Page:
Painting of a gray skyscraper with four tiers. The top tier crumbles, chunks of cement and a man falling into the cavern the building sits in. The background is black with bright yellow at the horizon line.
Roger Brown, The Big Jolt, 1972. Oil on canvas, Terra Foundation for American Art, Daniel J. Terra Art Acquisition Endowment Fund, 2019.1 Image: Courtesy Roger Brown Study Collection

Terra Foundation Acquires Chicago Imagist Roger Brown “Disasters” Series Painting and Other Major Works

October 2nd, 2019

Chicago—The Terra Foundation for American Art announced the acquisition of The Big Jolt (1972) by Chicago Imagist Roger Brown (1941–1997). The painting is an example of Brown’s career-long exploration of natural disasters and their effect on people and nature. The work was acquired in response to a desire to collect works of art by Chicago artists, a plan that began with Art Design Chicago—the 2018 Terra Foundation-initiated citywide celebration of the city’s art and design legacy.

“A focal point of the Art Design Chicago initiative was to more firmly establish for audiences Chicago art and design in the broader conversation of American art and design,” said Elizabeth Glassman, Terra Foundation president and CEO. “Adding works by major Chicago artists like Roger Brown to the foundation’s collection, and featuring them in our Terra Collection Initiative exhibition projects with partners around the world, showcases Chicago art and artists to audiences internationally.”

Born in Hamilton, Alabama, Brown received BFA and MFA degrees from the School of the Art Institute of Chicago (SAIC), where he studied with Chicago artist Ray Yoshida. Brown established a studio in the city and became a leading member of the Chicago Imagists, a group of artists associated with SAIC whose works were exhibited together from the mid-1960s to the early 1970s. Their work was often inspired by popular culture and everyday life and depicted personal experiences with vibrancy and irreverence.

Brown’s work is influenced by a variety of sources, including religion, folk art, art deco design, surrealism, medieval Italian painting, and commercial advertising. His acclaimed 1972 “Disasters” series—of which The Big Jolt is a part—included canvases depicting skyscrapers and city buildings affected by various calamities, such as fire, explosions, avalanches, and hurricanes. With a black sky and yellow horizon line, and an equally cataclysmic and mechanical portrayal of chaos, the work showcases major stylistic and thematic qualities of Brown’s “Disasters” series. One of eight canvases depicting a similar scene, the skyscraper in The Big Jolt crumbles while its inhabitants tumble within and fall away into the abyss below.

“Throughout its history, the Terra Foundation Collection has continually evolved,” said Peter John Brownlee, Terra Foundation curator. “The recent acquisition of major twentieth-century paintings reflects an effort to expand the collection’s post–1945 holdings, which increases opportunities to use the collection in interesting, meaningful ways. Our desire is to maintain a collection that contributes to current conversations in the field and, thus, best advances the foundation’s global mission.”

The Terra Foundation’s other two most recent acquisitions—fellow Chicago Imagist Ed Paschke’s Top Cat Boy (1970) and Beauford Delaney’s Untitled (Village Street Scene) (1948)—were also collected with a focus on building the post-1945 collection.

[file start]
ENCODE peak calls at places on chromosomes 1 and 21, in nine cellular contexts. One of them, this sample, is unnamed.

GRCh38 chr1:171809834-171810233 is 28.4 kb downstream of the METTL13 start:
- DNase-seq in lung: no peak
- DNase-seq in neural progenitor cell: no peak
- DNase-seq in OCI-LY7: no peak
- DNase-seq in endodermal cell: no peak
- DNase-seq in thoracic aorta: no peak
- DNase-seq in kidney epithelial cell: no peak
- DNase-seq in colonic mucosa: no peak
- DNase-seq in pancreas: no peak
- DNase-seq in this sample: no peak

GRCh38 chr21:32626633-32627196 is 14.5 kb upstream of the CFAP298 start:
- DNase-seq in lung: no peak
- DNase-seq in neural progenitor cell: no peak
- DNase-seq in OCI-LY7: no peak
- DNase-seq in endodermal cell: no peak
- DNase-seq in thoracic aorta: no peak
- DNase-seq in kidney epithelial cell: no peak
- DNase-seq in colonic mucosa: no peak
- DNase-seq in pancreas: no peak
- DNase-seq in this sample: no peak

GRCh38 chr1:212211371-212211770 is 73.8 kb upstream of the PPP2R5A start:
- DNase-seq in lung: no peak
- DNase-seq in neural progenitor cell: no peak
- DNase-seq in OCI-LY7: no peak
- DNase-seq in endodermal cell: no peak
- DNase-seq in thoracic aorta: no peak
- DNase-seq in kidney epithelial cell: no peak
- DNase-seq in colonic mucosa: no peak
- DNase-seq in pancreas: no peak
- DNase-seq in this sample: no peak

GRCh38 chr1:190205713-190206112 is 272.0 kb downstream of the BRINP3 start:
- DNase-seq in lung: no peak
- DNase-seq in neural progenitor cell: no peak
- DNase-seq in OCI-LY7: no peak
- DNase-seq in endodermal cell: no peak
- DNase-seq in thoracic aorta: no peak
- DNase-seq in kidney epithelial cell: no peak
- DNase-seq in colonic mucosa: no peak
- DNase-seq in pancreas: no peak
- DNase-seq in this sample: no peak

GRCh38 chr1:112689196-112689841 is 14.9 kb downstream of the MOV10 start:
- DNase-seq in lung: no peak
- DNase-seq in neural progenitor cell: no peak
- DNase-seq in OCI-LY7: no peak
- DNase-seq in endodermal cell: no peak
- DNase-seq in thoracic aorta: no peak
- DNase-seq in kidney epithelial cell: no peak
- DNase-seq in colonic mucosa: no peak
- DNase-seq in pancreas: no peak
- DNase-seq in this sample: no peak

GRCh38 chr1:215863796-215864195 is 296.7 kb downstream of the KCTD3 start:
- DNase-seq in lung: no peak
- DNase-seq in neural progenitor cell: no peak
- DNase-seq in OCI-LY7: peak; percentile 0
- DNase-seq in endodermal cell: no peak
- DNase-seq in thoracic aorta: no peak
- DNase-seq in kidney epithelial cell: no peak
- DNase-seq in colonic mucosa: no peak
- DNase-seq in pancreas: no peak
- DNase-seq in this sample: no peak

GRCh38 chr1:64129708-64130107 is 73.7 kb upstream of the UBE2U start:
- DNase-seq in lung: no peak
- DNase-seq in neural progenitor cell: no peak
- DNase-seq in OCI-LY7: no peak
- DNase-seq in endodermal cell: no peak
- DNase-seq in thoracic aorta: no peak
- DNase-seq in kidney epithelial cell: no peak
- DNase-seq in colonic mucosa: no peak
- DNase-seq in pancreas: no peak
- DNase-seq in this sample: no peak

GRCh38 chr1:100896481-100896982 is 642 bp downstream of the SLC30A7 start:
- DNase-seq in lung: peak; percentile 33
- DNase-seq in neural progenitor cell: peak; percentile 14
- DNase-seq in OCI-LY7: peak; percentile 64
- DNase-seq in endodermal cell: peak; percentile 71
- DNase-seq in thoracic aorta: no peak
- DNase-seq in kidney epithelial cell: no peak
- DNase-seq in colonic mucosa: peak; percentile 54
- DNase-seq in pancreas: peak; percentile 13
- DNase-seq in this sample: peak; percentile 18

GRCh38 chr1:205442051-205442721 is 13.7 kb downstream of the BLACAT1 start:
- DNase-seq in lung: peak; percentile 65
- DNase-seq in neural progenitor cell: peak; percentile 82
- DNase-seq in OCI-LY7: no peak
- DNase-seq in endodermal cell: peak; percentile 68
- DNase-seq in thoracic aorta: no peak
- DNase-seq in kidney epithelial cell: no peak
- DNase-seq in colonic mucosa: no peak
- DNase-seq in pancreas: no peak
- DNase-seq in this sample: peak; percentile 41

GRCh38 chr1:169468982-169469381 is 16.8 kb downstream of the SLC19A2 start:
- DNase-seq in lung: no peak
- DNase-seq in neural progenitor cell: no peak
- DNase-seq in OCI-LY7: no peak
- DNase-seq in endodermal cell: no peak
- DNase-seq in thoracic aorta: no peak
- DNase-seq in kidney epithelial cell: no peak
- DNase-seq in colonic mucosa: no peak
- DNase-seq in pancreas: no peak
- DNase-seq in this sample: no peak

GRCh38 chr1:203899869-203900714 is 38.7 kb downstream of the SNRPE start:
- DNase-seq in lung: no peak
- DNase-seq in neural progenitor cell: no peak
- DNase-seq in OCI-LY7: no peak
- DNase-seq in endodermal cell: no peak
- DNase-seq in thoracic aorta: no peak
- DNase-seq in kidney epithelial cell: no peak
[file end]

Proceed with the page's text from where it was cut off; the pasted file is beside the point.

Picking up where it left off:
Paschke (1939–2004) was a Chicago artist who studied at SAIC. Exposed to pop art in New York, he began to use commercial imagery as source material and often manipulated images using projectors to compose his works. Drawing from experiences at nightclubs in Chicago and New York, he made their subculture the subjects of his pop-informed imagery. The large-scale Top Cat Boy bears the trademarks of Paschke’s 1970s output, composed with vivid, neon colors and an ambiguous narrative where the fluidity of racial and gendered identifies play out in a backdrop of theatrical entertainment.

Delaney (1901–1979) was born in Knoxville, Tennessee, studied in Boston, and moved to New York City to set up a studio in Greenwich Village, which became the focus of his work between 1940 and 1952, including Untitled (Village Street Scene). The painting expresses the hallmarks of the spirited, energetic style of his figural work and cityscapes. In 1953, Delaney, feeling out of place as a gay African American man in New York, moved to Paris, where his work tended toward colorful abstraction that retained traces of his earlier style.

The Terra Foundation Collection comprises 767 paintings, works on paper, and sculptures dating from the late eighteenth century to the mid-twentieth century by artists such as John Singleton Copley, James McNeill Whistler, Mary Cassatt, Winslow Homer, Georgia O’Keeffe, and Edward Hopper.

The foundation works to ensure its collection is accessible, organizing Terra Collection Initiative exhibitions with partner institutions worldwide, lending pieces to exhibitions around the world, and maintaining an online collection database. A rotating group of approximately 30 paintings are on view in the American galleries of the Art Institute of Chicago. Since 2005, approximately 90 percent of the foundation’s collection of paintings has been exhibited in national and international museums.

For high-resolution images, please contact [email protected].

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